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Noelle Brigden, Ph.D.

Noelle Brigden
Noelle Brigden, Ph.D.Marquette University

Wehr Physics Hall, 446

MilwaukeeWI53201United States of America
(414) 288-1799

Associate Professor

Political Science

Noelle Brigden, Ph.D. (Cornell 2013) is an Assistant Professor in the Department of Political Science at Marquette University, where she teaches courses on international relations, human security, international migration, and politics of street gangs. She was a 2018-2018 Visiting Research Fellow at the Princeton Institute for International and Regional Studies, and held a 2013-2014 postdoctoral fellowship at the Watson Institute for International Studies. Her current project compares and contrasts the social imagination of multiple borders, including boundaries imposed by nation-states, street gangs and gated communities, in urban El Salvador, and their implications for citizenship.

Prof. Brigden is also working to launch a community engaged project, Marquette Lift El Salvador. Marquette Lift El Salvador (MLES) promotes gender equity, empowerment and healing from trauma through the practice of sport in El Salvador. In an interdisciplinary partnership between faculty across educational institutions, involving students and community members, the program will develop and deliver wellness and leadership curriculum to co-ed Salvadoran youth through powerlifting instruction and a public gym in a marginalized neighborhood on the outskirts of San Salvador. This neighborhood confronts extraordinary gang and police violence, domestic violence, poverty and social stigmatization, and these challenges have contributed to sedentary lifestyles. These lifestyles have been implicated in high rates of diabetes and obesity. Thus, the MLES program seeks to improve public health indicators in an underserved community. In the context of gendered patterns of violence, the program also self-consciously cultivates social spaces for women’s leadership and challenges entrenched gender norms, revaluing women’s bodies as a source of strength. Men and women train together, learning from one another in a teambuilding environment that rewards community resilience.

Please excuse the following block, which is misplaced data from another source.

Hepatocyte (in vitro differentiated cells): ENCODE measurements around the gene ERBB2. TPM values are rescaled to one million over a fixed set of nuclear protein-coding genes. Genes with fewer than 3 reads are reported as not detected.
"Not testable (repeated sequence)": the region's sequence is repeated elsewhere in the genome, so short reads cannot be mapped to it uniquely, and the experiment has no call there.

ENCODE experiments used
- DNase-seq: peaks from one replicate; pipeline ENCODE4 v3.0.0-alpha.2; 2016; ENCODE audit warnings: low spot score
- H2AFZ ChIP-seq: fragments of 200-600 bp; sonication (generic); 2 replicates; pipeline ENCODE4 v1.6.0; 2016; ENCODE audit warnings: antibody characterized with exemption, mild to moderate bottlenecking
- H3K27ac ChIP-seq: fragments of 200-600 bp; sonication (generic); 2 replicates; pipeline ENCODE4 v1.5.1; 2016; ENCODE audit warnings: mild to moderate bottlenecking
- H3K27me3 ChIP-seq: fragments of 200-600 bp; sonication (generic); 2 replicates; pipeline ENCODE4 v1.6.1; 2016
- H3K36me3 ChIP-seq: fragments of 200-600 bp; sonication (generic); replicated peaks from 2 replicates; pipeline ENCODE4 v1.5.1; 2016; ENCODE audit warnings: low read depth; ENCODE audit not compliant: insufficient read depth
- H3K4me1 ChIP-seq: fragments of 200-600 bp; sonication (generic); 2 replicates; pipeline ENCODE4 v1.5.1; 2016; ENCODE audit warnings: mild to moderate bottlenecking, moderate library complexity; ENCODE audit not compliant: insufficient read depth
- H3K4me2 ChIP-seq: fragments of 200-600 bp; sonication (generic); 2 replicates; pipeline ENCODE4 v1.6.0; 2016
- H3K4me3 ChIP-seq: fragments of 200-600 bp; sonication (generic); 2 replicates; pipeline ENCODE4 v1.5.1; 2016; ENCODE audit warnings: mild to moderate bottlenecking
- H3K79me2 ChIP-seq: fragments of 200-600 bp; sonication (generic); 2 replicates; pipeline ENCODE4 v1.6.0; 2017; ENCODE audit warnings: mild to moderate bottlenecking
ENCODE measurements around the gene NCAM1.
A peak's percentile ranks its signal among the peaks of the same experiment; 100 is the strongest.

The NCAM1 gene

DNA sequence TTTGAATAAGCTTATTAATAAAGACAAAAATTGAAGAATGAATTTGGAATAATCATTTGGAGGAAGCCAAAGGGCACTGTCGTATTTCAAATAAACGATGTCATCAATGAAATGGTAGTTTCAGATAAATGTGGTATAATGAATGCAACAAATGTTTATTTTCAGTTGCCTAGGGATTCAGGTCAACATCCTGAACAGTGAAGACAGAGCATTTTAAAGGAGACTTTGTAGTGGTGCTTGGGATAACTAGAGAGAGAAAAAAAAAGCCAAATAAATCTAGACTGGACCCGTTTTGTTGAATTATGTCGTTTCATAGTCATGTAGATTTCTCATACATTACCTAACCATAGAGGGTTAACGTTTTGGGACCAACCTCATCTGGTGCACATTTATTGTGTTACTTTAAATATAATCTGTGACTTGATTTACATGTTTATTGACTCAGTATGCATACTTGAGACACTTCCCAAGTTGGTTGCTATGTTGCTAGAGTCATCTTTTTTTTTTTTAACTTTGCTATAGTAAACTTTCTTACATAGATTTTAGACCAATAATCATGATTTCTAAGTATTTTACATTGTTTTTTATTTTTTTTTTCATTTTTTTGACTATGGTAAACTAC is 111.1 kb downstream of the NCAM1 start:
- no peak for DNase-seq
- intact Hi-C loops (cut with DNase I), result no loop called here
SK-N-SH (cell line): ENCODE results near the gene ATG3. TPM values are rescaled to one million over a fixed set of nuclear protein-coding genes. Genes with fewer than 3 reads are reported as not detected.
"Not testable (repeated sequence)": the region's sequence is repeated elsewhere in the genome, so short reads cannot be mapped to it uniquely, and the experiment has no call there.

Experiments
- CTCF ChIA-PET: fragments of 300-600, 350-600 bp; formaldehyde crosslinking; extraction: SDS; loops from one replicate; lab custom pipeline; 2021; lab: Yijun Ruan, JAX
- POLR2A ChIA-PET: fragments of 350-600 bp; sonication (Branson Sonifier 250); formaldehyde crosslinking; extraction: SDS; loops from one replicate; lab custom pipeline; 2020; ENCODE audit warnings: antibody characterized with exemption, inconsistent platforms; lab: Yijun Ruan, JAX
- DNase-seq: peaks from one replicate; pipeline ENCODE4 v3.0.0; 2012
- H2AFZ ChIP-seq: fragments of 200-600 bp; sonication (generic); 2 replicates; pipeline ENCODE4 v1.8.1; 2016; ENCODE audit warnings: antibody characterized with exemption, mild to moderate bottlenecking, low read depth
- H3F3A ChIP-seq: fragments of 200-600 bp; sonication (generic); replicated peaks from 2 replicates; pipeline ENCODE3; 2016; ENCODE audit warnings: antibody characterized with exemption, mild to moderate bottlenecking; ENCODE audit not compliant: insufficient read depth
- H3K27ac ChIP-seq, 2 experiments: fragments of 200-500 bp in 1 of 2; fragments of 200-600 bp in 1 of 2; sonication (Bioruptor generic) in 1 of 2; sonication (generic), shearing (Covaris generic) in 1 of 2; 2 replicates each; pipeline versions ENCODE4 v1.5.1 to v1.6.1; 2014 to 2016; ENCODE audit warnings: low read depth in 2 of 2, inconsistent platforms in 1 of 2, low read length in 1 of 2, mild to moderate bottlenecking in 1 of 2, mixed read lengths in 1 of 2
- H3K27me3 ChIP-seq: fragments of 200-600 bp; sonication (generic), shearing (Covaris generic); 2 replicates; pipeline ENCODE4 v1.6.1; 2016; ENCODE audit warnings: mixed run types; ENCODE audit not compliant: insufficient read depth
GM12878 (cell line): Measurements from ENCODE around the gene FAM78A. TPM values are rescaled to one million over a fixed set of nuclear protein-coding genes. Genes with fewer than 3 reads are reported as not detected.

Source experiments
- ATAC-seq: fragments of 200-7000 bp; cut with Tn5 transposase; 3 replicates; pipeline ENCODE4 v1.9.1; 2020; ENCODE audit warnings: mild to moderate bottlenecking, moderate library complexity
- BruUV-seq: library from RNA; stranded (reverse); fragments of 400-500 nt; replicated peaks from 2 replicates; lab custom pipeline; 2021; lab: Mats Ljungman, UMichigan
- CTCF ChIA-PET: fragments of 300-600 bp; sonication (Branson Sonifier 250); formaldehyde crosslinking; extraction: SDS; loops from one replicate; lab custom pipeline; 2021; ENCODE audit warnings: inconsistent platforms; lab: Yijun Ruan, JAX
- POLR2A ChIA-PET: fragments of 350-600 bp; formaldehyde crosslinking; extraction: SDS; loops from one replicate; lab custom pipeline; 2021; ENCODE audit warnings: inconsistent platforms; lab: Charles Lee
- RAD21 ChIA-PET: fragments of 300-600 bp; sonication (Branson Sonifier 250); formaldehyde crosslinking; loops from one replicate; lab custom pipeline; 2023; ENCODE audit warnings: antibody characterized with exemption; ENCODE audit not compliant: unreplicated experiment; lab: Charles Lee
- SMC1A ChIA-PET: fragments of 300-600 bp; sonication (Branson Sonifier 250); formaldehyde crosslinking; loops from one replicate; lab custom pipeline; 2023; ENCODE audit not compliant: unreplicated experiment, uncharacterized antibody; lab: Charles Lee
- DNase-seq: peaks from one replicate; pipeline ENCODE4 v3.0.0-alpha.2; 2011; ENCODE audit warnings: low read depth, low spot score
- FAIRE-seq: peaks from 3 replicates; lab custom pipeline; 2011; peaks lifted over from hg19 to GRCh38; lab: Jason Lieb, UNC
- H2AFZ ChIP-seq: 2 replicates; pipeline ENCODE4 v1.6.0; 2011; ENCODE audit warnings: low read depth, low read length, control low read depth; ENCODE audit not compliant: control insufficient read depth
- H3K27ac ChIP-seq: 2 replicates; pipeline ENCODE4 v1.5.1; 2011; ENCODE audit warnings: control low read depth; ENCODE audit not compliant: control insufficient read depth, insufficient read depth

Researchers from diverse methodological and disciplinary orientations will investigate the MLES intervention’s multifaceted impact on short-term individual indicators of trauma, self-efficiency and wellness, as well as the long-term community potential for shifting local notions of masculinity and femininity. Centered on an intersectional feminist approach to analysis, the team will ask questions such as: Does athletic practice lead to a societal re-imagination of gendered bodies and a community-wide reinterpretation of the lived experience of gendered violence? Do these initiatives have an impact beyond the gym participants, building a sense of solidarity in the broader community? Does the social space of the gym facilitate the renegotiation of community boundaries, increasing inclusion?  Thus, Prof. Brigden will be researching the evolution of collective notions of strength and gender in El Salvador. 

In summary, Prof Brigden researches both the social imagination of borders and the social imagination of the gendered body. A concern with how violence can be worn on the body and how borders come to be embodied in daily practice links her research interests. 




Ph.D., Cornell University

Courses Taught

  • POSC 2601 International Politics
  • POSC 4633 Human Security
  • POSC 4931 Topics: The Politics of International Migration
  • POSC 6601 International Politics

Research Interests

Prof. Brigden is currently working on a project that maps the im/mobilities produced by gang borders in El Salvador to theorize globalization and the reordering of the nation-state through the lived spatial orientation of people. She recently completed a visiting fellowship at the Princeton University Institute for International and Regional Studies. Her book, The Migrant Passage: Clandestine Journeys from Central America was published by Cornell University Press in 2018.